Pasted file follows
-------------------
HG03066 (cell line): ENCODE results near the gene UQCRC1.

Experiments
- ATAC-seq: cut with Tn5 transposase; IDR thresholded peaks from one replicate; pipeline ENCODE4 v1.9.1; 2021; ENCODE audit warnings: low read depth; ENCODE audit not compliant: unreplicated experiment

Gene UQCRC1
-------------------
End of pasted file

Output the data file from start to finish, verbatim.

HG03066 (cell line): ENCODE results near the gene UQCRC1.

Experiments
- ATAC-seq: cut with Tn5 transposase; IDR thresholded peaks from one replicate; pipeline ENCODE4 v1.9.1; 2021; ENCODE audit warnings: low read depth; ENCODE audit not compliant: unreplicated experiment

Gene UQCRC1